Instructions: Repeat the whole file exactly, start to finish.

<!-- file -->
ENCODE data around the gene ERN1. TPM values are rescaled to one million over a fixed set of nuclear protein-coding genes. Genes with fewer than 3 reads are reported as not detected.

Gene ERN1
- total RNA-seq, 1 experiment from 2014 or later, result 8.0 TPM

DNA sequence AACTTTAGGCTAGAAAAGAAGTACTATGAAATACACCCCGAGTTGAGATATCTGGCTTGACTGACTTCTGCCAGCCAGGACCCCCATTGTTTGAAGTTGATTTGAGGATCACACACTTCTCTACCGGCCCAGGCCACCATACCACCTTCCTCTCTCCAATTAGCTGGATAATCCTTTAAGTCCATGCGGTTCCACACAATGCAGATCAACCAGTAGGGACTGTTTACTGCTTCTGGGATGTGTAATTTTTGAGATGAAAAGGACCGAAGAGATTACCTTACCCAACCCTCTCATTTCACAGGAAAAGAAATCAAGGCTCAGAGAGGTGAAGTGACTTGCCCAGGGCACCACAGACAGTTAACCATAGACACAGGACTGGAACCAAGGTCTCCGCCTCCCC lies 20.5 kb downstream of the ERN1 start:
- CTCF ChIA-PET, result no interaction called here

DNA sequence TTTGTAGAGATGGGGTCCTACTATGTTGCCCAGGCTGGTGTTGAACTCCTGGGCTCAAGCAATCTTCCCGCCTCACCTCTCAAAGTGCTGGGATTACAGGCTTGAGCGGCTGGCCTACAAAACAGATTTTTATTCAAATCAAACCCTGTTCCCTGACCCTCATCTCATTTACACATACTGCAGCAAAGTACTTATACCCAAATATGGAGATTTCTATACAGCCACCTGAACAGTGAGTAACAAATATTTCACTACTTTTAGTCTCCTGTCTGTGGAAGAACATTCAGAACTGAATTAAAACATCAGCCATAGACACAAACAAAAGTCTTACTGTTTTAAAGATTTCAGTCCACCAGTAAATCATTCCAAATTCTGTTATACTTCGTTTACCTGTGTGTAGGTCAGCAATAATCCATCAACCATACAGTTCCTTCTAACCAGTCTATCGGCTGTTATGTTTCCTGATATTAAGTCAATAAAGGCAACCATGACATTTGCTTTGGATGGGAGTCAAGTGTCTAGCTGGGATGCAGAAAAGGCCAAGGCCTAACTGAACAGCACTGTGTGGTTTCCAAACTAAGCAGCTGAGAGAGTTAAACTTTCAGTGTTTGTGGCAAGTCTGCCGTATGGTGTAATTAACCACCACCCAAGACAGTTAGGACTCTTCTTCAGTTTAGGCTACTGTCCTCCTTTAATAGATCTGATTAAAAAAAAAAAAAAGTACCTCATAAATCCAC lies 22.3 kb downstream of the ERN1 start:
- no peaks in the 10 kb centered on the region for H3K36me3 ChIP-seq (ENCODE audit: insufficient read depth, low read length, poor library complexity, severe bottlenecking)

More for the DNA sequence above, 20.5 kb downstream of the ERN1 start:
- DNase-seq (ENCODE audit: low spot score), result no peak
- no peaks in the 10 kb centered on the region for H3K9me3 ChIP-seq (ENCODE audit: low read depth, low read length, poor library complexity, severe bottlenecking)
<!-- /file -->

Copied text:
ENCODE data around the gene ERN1. TPM values are rescaled to one million over a fixed set of nuclear protein-coding genes. Genes with fewer than 3 reads are reported as not detected.

Gene ERN1
- total RNA-seq, 1 experiment from 2014 or later, result 8.0 TPM

DNA sequence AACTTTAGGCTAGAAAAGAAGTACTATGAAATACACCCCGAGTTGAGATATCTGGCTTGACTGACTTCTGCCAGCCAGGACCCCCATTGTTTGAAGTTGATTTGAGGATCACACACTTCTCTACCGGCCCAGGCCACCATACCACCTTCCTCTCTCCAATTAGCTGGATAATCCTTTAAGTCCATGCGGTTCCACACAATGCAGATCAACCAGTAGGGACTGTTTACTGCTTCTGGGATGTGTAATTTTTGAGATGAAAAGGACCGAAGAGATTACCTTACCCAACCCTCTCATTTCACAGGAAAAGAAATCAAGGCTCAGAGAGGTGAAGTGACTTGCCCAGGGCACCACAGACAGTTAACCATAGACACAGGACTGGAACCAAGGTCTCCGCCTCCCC lies 20.5 kb downstream of the ERN1 start:
- CTCF ChIA-PET, result no interaction called here

DNA sequence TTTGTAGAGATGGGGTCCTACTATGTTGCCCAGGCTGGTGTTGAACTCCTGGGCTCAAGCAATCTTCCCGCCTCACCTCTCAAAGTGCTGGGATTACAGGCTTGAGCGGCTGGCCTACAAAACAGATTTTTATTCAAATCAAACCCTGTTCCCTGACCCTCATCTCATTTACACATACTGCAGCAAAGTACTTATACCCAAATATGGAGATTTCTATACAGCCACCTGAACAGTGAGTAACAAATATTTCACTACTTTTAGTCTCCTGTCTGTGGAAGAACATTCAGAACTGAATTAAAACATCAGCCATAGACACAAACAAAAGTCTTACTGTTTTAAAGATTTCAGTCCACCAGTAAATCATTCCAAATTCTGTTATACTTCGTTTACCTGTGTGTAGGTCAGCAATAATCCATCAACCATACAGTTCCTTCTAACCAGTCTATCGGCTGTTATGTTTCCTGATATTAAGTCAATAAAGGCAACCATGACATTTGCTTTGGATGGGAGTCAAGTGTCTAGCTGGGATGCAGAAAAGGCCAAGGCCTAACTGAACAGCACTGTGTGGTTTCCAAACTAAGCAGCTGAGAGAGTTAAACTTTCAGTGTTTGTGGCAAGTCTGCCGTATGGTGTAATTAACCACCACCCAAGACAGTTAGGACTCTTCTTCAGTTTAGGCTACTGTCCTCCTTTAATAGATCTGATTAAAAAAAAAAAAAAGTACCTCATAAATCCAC lies 22.3 kb downstream of the ERN1 start:
- no peaks in the 10 kb centered on the region for H3K36me3 ChIP-seq (ENCODE audit: insufficient read depth, low read length, poor library complexity, severe bottlenecking)

More for the DNA sequence above, 20.5 kb downstream of the ERN1 start:
- DNase-seq (ENCODE audit: low spot score), result no peak
- no peaks in the 10 kb centered on the region for H3K9me3 ChIP-seq (ENCODE audit: low read depth, low read length, poor library complexity, severe bottlenecking)